“ teachers' institutes.. ports, etc. A school trustee was appointed in Amount of money paid teachers.. $405,745 $188,397 each school district, with the same duties as those The whole number of school-houses built prior already specified. The reports of the school trus- to 1868, was 632 ; in 1869 and 1870, it was 657. tees were made annually to the circuit super- The apportionment of the state fund for 1868 intendents, who transmitted the information to -1869 was $377,919.94, and the district tax,

In addition to these evidences of the state superintendent, to be used in his bien- $215,348.79. nial report. Under many difficulties and embar- progress should be mentioned the organization of rassments, Superintendent Smith organized his the State Teachers' Association, July 22, 1869 ; department in August, 1868; and in December and the commencement of the Arkansas Journal following, the trustees of the various districts of Education, Jan. 1st, 1870. The institutions were elected. In September, 1869, a special ses for the blind and for deaf-mutes were also resion of the state board of education-composed organized during the period referred to, and of the state and circuit superintendents

handsome buildings erected for their accommoheld. At this time the only free schools existing dation. in the state were a few for persons of color, Superintendent Smith's second report, for the established by the United States, through the two years ending September 30th, 1872, presents agency of the Freedmen's Bureau. The resources striking evidence of the decadence of the newly of the school department consisted of (1) saline established school system. Many of the school lands, about 20,000 acres ; (2) seminary lands, districts had become deeply involved in debt, and about 1,000 acres; (3) si.cteenth-section lands, had levied exorbitant taxes to remove the inabout 841,000 acres. The original quantities of cumbrance; the depreciated paper was destroythese lands, which were donated by the United ing the schools and driving the best teachers from States government for common school purposes, the state ; and the circuit superintendents were were two sections, each of the first two classes, neglecting the schools. The following was the and 928,000 acres of the third class. Of the condition of the school fund : saline and seminary land funds, about $12,000 United States Currency.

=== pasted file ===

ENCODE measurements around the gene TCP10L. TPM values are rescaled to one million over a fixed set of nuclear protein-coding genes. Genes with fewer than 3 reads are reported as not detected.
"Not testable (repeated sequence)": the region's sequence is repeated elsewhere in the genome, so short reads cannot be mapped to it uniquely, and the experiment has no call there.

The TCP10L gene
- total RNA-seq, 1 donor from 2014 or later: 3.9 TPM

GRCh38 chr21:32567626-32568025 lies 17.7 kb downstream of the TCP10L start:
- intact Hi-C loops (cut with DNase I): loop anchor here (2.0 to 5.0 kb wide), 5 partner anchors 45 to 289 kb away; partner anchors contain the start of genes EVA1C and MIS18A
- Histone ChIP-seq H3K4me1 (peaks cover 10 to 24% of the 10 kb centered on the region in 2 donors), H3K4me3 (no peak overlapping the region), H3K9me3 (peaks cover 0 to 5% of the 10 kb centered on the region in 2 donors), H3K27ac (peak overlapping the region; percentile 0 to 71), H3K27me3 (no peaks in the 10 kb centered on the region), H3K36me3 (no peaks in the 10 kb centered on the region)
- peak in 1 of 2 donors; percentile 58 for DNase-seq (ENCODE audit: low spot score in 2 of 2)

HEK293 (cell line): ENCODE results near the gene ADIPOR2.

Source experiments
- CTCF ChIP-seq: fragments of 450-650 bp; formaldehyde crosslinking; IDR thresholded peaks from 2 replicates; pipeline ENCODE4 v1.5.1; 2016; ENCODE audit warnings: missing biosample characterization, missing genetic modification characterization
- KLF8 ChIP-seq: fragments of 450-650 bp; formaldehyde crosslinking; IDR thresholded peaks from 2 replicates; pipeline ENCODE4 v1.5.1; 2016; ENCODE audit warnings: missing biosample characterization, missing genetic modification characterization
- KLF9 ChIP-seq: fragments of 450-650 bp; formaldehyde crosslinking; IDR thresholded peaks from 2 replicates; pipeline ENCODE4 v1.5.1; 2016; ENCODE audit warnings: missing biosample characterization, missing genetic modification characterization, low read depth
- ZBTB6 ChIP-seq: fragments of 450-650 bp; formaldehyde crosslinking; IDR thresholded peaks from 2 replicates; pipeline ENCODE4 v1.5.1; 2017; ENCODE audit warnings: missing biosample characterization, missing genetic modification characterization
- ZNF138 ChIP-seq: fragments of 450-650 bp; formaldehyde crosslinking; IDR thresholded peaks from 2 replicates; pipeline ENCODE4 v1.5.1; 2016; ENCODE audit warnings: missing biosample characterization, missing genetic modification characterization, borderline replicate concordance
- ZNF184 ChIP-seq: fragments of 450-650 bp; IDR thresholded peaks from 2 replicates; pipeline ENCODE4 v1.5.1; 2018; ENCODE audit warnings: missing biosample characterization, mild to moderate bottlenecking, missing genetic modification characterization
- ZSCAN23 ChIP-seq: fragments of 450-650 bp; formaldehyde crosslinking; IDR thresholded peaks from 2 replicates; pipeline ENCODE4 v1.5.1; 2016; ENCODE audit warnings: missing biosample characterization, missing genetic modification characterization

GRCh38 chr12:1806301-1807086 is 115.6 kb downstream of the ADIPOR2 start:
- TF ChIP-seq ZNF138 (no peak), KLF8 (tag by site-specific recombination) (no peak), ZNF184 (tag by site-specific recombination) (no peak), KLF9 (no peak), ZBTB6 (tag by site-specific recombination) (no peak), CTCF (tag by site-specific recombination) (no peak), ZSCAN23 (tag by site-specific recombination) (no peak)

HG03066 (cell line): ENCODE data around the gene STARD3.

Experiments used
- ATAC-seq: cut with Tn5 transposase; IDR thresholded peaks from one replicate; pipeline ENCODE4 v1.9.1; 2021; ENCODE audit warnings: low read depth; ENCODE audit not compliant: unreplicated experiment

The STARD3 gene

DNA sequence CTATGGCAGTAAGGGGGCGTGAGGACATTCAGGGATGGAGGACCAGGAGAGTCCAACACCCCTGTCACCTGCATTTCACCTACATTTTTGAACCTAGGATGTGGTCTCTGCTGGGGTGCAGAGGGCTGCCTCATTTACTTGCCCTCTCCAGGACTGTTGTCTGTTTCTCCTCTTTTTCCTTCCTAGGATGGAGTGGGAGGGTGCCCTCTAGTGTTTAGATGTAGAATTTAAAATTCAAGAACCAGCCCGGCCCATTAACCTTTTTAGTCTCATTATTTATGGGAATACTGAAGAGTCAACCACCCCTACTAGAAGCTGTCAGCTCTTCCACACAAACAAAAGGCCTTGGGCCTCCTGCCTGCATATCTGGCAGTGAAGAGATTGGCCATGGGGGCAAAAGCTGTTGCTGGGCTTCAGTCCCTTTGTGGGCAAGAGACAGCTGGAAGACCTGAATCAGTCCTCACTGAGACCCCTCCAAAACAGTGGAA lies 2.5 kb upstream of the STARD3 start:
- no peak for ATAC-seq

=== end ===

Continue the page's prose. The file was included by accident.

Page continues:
.$14 510.84 5.20 Bonds.

24,186.25 in specie, war-bonds, confederate money, etc., had

State Scrip..

56,804.22 been transferred, after March 6th, 1861, to the general revenue fund of the state ; and about
















The amount of money distributed since Oct. Ist, transferred to the secretary of state, “until other1870, was as follows:

wise provided by law." United States Currency.

.$ 33,688.03 Elementary Instruction. — The only common State Scrip......

454, 407.76 schools in the state at present (Nov. 1875) are

those of the city of Little Rock, which were Total.


opened September 13th, 1875. The sole reliance The balance on hand at the above date was of the mass of the citizens for educational advan$39,876.75, of which nearly the whole was in tages is, therefore, upon private schools, of which state scrip. The following general summary of a large number were opened at the beginning statistics shows a decrease in nearly every item of the school year. No school report has been as compared with those of 1870: